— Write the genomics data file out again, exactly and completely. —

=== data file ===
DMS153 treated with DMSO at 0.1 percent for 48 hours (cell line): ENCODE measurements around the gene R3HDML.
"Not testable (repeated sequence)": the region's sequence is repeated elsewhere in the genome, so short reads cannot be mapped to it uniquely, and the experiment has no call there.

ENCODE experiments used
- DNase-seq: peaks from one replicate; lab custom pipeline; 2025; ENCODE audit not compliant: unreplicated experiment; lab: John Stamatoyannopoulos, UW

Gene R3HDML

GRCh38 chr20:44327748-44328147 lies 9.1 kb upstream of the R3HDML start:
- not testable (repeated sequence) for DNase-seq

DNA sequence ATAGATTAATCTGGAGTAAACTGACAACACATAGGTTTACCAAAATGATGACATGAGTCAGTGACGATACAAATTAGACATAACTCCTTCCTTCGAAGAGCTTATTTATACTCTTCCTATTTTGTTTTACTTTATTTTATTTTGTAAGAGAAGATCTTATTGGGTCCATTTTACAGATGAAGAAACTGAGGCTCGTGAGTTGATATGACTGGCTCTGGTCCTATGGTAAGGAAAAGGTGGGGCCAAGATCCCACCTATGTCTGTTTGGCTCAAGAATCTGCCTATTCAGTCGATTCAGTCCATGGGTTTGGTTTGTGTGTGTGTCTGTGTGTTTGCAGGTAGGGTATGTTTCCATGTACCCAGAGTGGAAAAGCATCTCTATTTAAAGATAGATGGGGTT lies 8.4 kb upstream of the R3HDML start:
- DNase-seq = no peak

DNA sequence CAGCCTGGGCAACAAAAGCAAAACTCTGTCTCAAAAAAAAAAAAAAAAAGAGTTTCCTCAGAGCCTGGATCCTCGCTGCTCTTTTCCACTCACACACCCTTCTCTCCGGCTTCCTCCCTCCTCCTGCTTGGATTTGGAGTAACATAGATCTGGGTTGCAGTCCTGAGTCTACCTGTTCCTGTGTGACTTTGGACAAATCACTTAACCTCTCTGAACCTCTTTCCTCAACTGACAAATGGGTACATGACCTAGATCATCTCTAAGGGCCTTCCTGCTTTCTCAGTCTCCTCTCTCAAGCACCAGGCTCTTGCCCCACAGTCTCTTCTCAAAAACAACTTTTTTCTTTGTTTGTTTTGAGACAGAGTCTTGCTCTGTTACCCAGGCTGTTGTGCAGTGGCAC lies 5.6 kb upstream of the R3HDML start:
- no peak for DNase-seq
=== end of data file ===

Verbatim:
DMS153 treated with DMSO at 0.1 percent for 48 hours (cell line): ENCODE measurements around the gene R3HDML.
"Not testable (repeated sequence)": the region's sequence is repeated elsewhere in the genome, so short reads cannot be mapped to it uniquely, and the experiment has no call there.

ENCODE experiments used
- DNase-seq: peaks from one replicate; lab custom pipeline; 2025; ENCODE audit not compliant: unreplicated experiment; lab: John Stamatoyannopoulos, UW

Gene R3HDML

GRCh38 chr20:44327748-44328147 lies 9.1 kb upstream of the R3HDML start:
- not testable (repeated sequence) for DNase-seq

DNA sequence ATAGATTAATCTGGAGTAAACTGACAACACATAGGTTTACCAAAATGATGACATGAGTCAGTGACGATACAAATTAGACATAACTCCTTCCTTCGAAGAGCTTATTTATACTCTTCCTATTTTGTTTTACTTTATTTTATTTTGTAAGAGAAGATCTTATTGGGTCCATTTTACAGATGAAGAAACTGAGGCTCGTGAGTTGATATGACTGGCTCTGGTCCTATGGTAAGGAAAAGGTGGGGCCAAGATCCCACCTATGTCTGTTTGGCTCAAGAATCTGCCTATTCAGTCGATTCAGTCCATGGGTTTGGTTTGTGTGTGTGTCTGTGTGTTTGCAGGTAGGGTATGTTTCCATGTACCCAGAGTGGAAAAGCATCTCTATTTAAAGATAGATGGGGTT lies 8.4 kb upstream of the R3HDML start:
- DNase-seq = no peak

DNA sequence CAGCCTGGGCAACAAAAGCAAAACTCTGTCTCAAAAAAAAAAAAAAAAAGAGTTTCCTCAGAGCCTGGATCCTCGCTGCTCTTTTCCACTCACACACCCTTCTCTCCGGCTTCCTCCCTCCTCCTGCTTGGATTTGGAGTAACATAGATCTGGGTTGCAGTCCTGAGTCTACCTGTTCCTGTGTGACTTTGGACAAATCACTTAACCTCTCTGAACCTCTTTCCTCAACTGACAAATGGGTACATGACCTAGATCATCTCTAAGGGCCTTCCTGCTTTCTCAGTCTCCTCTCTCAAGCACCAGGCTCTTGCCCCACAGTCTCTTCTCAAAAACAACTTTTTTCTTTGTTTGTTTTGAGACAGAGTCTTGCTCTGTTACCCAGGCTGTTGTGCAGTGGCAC lies 5.6 kb upstream of the R3HDML start:
- no peak for DNase-seq